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Firm gives ICQ offline seeking ability

Israeli-based communications firm NECS is giving ICQ users a way to find their buddies even when they aren't connected to the Internet.

Israeli-based communications firm NECS is giving ICQ users a way to find their buddies even when they aren't connected to the Internet.

The new product, called "Signaler," is software that allows ICQ users to send an instant message to other ICQ users who are offline.

When the program is downloaded, a small telephone icon appears next to each name on a user's buddy list for the buddies who are not connected to the Net. Once the user double-clicks the icon, he or she can send a message that will ping the receiver's modem and launch an ICQ message window with the sender's name. The software only works if users have their PCs and modems turned on.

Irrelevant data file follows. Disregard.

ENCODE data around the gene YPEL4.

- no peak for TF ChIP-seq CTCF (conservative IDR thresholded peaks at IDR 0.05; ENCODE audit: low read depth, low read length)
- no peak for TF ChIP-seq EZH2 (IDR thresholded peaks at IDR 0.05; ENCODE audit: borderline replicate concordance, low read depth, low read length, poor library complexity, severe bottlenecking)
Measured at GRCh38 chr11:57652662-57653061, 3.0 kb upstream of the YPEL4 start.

"Everyone on [a Signaler user's] contact list, they see a new icon they haven't seen before, and they have to ask you what this is," said Ariel Kolitz, vice president of marketing for NECS.

Following a 21-day free trial period, NECS charges $9.95 per year for the service.

For the moment, NECS is marketing the service only through word of mouth, because ICQ has not given the firm permission to "spam" its users. Kolitz acknowledged that sending promotional messages to ICQ users would be an effective way to encourage downloads but added that the firm would not do so without the go-ahead from ICQ. ICQ could not immediately be reached for comment.

Recent reports have shown that ICQ users are receiving unsolicited instant messages peddling offers and sometimes pornographic Web sites. Because of the sheer number of ICQ users and the nature of instant messaging, the ICQ client is a desirable medium for online marketers.

For now, NECS, which is a subsidiary of BellSouth International Group, will send out promotions to users of its MailPush and C-WebMail services, Kolitz said.

NECS also is planning to launch versions of Signaler designed for the AOL Instant Messenger and Yahoo Pager.